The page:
The student news site of Eastern Illinois University in Charleston, Illinois.

The Daily Eastern News

The student news site of Eastern Illinois University in Charleston, Illinois.

The Daily Eastern News

The student news site of Eastern Illinois University in Charleston, Illinois.

The Daily Eastern News

COLUMN: ‘Psycho,’ a step outside the box for the film industry

Staff+profile+for+Camron.
Ashanti Thomas
Staff profile for Cam’ron.

Dubbed as one of the greatest horror movies of all time, “Psycho” definitely holds its weight for deserving the title.

Directed by the “master of suspense,” Alfred Hitchcock, “Psycho” introduces viewers to Marion Crane (Janet Leigh), a secretary at a real estate firm. After being told to put $40,000 in the bank by her employer, she decides to steal the money and go on the run without telling anyone.

While driving, she is halted by a thunderstorm and is forced to stay the night at the Bates Motel, where she meets Norman Bates (Anthony Perkins), the proprietor of the motel, who takes up unusual hobbies such as taxidermy.

The entire film makes audience members to feel uncomfortable. We are introduced to Crane and her boyfriend Sam (John Gavin) who meet in private.

While Crane is deciding to take the money, there are back and forth shots of the money and Crane which causes tension because it goes on for a decent amount of time.

The pace of the film fits the theme as well and adds onto the uncomfortable feel as well. While it moves at a slow pace, the conflicts reel the audience in enough to look forward to what is going to happen next.

The only scene that felt like it dragged was when Crane and Bates were talking and eating. There was nothing special about the camera movement or dialogue to keep me interested.

The camera work is low-key, but impressive if paid attention to. There are numerous long takes which are not that noticeable for the most part since the dialogue is immersive.

The acting and plot are the main factors which make the movie what it is. The awkwardness and uncertainty of Bates makes the character that much more interesting and make audience members want to pay more attention to him.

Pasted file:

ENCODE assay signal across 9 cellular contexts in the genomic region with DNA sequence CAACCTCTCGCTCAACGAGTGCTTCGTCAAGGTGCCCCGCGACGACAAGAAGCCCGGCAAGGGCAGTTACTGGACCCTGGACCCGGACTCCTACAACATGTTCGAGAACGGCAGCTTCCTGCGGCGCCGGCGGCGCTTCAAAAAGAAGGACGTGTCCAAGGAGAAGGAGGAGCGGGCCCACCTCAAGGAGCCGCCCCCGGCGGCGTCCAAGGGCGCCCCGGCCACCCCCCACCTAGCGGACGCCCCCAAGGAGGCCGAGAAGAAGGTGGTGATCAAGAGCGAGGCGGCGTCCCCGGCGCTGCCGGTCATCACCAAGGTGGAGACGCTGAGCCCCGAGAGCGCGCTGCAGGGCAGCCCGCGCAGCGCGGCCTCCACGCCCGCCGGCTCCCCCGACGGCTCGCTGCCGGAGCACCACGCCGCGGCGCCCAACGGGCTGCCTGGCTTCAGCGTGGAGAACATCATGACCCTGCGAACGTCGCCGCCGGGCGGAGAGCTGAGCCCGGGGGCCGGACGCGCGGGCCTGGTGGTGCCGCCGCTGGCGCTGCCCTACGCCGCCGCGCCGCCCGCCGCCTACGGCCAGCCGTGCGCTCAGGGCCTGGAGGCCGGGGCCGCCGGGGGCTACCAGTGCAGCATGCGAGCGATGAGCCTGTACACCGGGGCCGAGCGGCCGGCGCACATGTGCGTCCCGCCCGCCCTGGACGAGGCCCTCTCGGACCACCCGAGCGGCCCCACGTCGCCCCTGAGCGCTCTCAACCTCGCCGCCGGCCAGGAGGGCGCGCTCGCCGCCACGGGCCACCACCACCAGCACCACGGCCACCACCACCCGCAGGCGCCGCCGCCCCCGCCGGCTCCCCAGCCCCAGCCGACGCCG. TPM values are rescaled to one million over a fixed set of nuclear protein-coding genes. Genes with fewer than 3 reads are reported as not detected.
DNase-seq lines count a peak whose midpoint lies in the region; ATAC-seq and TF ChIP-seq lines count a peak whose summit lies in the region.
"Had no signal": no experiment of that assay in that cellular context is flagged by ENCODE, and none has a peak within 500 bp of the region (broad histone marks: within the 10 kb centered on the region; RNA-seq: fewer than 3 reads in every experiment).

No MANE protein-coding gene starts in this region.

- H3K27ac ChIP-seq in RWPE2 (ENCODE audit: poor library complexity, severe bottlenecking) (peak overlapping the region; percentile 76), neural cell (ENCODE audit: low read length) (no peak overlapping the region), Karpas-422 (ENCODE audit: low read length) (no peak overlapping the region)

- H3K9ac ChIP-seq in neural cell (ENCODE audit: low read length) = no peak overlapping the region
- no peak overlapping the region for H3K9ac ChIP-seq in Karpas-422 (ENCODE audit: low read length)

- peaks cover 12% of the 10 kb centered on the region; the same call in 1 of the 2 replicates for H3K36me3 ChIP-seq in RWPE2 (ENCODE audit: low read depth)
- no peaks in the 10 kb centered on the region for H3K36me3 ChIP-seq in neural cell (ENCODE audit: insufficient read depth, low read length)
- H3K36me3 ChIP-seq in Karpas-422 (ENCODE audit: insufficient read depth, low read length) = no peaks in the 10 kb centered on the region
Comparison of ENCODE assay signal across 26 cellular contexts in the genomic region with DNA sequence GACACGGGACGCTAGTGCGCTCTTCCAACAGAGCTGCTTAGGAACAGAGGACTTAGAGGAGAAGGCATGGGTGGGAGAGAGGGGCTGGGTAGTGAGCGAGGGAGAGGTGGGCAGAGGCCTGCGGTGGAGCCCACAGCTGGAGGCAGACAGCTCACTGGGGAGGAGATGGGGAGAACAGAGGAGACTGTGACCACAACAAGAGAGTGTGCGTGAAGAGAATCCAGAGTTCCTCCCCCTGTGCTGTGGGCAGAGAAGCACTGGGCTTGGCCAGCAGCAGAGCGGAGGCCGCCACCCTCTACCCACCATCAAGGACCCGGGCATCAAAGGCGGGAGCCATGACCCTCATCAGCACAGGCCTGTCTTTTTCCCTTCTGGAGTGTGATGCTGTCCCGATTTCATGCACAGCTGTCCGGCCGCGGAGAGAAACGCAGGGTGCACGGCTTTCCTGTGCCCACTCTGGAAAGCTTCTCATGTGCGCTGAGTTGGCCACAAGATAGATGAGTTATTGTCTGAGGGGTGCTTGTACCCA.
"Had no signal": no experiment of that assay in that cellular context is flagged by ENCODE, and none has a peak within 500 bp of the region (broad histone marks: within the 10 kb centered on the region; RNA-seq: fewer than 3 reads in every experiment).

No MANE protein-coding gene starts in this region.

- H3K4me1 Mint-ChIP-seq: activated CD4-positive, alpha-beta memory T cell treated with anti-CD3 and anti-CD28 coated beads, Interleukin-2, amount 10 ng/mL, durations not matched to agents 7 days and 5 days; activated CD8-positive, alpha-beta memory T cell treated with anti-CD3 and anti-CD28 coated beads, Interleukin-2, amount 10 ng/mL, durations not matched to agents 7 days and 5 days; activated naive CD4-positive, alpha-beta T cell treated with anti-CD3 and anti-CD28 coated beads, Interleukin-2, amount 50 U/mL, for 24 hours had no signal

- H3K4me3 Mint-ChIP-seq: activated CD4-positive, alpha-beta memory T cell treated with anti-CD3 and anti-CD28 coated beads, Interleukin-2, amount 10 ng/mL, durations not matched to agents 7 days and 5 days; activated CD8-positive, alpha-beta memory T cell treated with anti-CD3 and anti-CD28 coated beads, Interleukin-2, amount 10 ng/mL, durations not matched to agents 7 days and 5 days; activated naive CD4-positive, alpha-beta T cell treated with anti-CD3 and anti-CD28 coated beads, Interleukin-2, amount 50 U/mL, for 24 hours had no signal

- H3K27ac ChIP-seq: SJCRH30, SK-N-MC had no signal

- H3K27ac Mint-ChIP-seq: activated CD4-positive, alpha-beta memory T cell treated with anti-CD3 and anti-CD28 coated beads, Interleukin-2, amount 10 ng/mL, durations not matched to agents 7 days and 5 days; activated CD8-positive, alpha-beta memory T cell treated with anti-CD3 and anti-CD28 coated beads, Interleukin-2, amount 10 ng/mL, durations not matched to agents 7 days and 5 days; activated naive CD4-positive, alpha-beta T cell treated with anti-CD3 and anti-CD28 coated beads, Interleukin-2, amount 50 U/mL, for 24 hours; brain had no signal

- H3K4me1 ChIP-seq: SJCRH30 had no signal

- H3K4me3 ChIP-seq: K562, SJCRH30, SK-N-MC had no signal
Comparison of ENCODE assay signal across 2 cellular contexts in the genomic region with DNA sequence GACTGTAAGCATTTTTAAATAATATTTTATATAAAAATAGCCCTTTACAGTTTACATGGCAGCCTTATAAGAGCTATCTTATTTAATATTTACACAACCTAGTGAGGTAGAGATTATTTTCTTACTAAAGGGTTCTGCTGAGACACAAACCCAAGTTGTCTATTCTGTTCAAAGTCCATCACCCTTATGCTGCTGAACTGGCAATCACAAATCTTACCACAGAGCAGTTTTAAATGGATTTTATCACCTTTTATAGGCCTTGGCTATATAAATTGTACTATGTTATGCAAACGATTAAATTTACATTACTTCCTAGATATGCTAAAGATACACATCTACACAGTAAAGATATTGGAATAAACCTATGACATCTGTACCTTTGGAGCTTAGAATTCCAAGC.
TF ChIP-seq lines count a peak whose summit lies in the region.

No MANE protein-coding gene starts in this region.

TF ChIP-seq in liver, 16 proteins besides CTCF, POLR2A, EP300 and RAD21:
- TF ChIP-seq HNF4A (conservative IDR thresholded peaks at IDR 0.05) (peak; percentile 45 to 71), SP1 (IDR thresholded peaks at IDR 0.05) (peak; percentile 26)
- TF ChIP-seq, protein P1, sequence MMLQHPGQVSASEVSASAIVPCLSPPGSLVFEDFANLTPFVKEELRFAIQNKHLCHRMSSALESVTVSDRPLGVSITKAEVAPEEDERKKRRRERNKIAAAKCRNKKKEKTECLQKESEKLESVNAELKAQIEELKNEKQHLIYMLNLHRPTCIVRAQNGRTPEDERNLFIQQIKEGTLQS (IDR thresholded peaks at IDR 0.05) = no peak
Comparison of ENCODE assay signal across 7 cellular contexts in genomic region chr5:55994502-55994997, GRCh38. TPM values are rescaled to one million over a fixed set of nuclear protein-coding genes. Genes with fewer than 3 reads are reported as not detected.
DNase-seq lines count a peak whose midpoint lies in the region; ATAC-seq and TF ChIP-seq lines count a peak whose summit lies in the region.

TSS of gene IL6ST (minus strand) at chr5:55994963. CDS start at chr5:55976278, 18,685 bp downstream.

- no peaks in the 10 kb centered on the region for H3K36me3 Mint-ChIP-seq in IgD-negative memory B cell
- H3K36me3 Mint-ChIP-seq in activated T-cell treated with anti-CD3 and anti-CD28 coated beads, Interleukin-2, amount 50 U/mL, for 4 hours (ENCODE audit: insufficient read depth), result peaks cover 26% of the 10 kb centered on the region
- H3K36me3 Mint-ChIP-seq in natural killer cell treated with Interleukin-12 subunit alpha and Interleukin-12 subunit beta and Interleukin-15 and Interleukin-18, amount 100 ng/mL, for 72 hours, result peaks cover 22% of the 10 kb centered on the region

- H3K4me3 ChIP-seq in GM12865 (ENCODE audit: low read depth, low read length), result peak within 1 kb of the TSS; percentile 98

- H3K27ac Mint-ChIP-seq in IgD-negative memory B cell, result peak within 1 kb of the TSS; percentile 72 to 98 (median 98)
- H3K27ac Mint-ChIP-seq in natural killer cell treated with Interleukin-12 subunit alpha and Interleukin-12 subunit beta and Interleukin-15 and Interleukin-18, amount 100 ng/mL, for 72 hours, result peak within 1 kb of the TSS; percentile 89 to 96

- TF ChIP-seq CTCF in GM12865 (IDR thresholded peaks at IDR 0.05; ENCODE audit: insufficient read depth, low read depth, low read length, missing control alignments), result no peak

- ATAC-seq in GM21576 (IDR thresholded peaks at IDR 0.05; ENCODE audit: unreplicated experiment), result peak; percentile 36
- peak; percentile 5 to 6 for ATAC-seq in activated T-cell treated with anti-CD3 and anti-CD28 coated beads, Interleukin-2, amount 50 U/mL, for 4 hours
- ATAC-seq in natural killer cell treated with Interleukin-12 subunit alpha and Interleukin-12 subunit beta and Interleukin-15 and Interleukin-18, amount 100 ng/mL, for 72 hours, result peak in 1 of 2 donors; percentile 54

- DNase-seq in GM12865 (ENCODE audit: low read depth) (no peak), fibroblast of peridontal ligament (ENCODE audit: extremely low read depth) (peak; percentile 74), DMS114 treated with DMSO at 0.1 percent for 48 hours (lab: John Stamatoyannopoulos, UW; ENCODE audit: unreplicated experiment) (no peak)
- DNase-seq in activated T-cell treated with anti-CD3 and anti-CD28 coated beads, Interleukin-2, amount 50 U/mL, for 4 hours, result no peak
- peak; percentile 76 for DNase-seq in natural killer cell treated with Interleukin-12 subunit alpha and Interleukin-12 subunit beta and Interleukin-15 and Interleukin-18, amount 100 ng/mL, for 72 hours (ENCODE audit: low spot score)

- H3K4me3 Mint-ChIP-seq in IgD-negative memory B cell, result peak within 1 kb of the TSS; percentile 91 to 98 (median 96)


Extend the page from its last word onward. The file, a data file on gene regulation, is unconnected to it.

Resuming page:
Overall, the acting is not too outlandish. Nothing was too outstanding, but that does not mean that it was bad. A stupendous type of performance would have been unfitting for this type of movie. It played well with the suspense factor of the film.

With that type of acting, it always feels as though something is missing or that we, the audience, are missing a piece of information, and we do not find out until the end.

With the film being shot in black and white, that also adds to the suspense element of the movie. According to screen.com, Hitchcock shot the film in black and white due to not being able to obtain funding, and it was cheaper in black and white.

Additionally, the infamous shower scene may have been too graphic for a general audience for that time, so shooting it in black and white would have been better the better choice.

The ending is one of the dividing factors on if someone liked this movie or not.

In the end, audience members are given an explanation of everything that happens and given all the answers that we were once lacking. We are spoon-fed every piece of information in a very short time span, and this type of genre does not typically call for that.

Understandably, it could have felt like a waste of time being told everything at the end, but the lack of clarity could also feel like a waste to some.

I think once we see that Bates was in his mother’s clothes killing everyone, it is kind of explained then what is happening, and we did not need an entire breakdown of everything.

This did not ruin the film, however. I think this is just a minor fault, but both sides of the situation is justified.

“Psycho” was a step outside the box as far as the film industry. It meshed the suspense and horror genre beautifully and makes itself known with the famous shower scene.

I did not find it that superb, possibly because the horror genre took gore to another level and going to extreme lengths with violence, especially the Saw franchise, but that franchise could have been a result of Psycho.

With a budget of $806,947, the lowest budget movie Hitchcock created, he wanted the film to have the same aura as a cheap drive in theatre, according to www.filminquiry.com. The film made approximately $50M at the box office.

I think it does well with having that type of feeling and the aspect ratio adds onto that as well as it being in black and white. It has a 1.85:1 ratio which cuts off the top and the bottom of the screen.

I can only imagine what it was like watching this in theaters. It holds up to that best horror film of all time and was an interesting watch.

Rate: 4/5

Cam’ron Hardy can be reached at [email protected] or 217-581-2812.

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About the Contributors
Cam'ron Hardy
Cam'ron Hardy, News Editor
Cam'ron is a junior journalism major. He previously served news editor and campus editor at The News. 
Ashanti Thomas
Ashanti Thomas, Photographer
Ashanti Thomas is a senior digital media major. She previously served as photo editor and assistant photo editor at The News.

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